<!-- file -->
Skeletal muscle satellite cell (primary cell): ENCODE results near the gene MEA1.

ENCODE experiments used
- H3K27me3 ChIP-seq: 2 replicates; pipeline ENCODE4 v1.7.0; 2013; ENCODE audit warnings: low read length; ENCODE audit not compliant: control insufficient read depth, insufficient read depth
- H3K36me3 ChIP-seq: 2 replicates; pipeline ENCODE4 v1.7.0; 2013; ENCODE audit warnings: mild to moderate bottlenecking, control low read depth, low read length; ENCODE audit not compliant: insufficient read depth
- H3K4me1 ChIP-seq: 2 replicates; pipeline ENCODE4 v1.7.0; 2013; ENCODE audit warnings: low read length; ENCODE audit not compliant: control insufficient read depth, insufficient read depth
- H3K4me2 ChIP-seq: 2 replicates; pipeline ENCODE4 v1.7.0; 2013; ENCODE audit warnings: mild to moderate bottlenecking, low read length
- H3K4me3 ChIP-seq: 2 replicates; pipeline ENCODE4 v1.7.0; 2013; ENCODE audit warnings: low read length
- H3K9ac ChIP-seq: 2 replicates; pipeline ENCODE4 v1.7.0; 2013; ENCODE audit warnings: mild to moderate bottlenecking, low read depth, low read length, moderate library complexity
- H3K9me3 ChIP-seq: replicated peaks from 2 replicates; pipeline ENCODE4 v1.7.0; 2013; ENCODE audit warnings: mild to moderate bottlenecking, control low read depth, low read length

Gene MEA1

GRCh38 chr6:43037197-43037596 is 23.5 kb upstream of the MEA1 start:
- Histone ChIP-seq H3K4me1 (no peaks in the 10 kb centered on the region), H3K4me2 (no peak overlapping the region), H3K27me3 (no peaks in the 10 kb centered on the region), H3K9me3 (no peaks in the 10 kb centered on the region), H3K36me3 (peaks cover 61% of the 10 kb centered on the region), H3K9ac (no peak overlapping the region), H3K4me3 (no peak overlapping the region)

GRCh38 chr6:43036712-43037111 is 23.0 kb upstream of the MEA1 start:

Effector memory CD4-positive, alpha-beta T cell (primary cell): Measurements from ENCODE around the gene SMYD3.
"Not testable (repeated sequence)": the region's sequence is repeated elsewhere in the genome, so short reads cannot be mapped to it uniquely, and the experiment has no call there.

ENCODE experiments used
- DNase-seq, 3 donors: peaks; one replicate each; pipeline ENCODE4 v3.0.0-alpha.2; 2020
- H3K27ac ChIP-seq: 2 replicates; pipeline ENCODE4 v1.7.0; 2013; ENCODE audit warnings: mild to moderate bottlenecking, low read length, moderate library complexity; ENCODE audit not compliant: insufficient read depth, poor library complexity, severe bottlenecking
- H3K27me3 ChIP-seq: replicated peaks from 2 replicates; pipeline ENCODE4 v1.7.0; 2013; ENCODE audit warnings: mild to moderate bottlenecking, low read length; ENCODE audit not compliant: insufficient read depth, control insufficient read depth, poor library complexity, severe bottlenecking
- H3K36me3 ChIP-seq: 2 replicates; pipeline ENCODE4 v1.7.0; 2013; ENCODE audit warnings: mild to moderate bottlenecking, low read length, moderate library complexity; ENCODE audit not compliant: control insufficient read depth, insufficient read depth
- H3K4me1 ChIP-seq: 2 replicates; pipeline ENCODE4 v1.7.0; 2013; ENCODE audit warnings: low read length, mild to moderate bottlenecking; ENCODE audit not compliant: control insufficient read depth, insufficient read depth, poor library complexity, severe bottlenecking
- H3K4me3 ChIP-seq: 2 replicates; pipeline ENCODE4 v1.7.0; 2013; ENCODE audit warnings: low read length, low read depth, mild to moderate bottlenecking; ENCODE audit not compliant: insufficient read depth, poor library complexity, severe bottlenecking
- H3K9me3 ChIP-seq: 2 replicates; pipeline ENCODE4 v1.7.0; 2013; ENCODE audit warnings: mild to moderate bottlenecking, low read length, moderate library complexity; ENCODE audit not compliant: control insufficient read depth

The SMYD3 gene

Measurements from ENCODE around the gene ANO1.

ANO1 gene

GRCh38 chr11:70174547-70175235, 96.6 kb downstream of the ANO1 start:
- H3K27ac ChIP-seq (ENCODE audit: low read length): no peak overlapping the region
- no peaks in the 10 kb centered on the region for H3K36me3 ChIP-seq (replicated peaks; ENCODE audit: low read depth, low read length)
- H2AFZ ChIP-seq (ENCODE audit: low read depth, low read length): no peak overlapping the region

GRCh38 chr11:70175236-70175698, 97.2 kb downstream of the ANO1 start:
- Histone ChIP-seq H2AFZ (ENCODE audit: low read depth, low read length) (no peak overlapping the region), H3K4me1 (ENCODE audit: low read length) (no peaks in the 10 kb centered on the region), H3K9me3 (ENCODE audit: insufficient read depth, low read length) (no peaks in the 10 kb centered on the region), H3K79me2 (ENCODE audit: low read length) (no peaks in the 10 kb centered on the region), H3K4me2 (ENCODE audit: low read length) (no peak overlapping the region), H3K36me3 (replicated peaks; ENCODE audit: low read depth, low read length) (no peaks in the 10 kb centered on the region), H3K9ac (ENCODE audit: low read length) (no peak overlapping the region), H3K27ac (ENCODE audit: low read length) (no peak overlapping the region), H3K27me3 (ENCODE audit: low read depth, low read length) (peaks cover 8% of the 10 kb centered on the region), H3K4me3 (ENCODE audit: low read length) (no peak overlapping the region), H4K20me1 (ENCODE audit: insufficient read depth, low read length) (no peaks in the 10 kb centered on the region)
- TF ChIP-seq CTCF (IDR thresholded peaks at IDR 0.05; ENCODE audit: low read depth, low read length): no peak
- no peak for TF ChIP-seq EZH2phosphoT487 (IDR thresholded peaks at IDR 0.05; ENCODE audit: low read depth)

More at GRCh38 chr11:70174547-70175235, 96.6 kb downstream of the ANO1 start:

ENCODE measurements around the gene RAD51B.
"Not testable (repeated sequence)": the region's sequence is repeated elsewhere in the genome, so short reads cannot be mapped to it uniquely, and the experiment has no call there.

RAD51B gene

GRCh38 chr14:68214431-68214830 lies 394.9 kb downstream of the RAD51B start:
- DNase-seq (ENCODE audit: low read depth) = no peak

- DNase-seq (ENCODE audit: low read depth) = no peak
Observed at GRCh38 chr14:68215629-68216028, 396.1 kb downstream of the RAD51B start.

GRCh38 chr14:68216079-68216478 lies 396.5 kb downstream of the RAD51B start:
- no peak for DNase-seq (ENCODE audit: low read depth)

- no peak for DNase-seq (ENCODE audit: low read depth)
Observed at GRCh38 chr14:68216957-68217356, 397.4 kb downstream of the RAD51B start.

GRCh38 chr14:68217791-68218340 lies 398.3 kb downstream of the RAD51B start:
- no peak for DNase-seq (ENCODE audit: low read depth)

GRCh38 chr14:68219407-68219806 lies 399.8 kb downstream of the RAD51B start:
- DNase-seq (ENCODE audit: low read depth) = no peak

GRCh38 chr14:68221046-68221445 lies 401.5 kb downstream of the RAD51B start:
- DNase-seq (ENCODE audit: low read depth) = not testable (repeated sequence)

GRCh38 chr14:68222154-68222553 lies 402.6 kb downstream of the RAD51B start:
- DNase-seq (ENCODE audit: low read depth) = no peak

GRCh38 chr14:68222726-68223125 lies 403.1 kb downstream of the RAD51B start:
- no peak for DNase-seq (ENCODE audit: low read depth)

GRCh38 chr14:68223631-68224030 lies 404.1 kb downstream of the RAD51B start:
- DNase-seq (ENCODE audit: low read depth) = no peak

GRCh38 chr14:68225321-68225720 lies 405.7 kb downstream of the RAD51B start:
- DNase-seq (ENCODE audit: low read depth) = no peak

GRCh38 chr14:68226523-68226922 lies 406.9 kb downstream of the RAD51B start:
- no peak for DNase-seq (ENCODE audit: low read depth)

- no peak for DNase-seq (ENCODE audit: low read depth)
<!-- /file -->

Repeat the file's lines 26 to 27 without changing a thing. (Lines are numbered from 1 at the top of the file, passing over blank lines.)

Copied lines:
ANO1 gene

GRCh38 chr11:70174547-70175235, 96.6 kb downstream of the ANO1 start: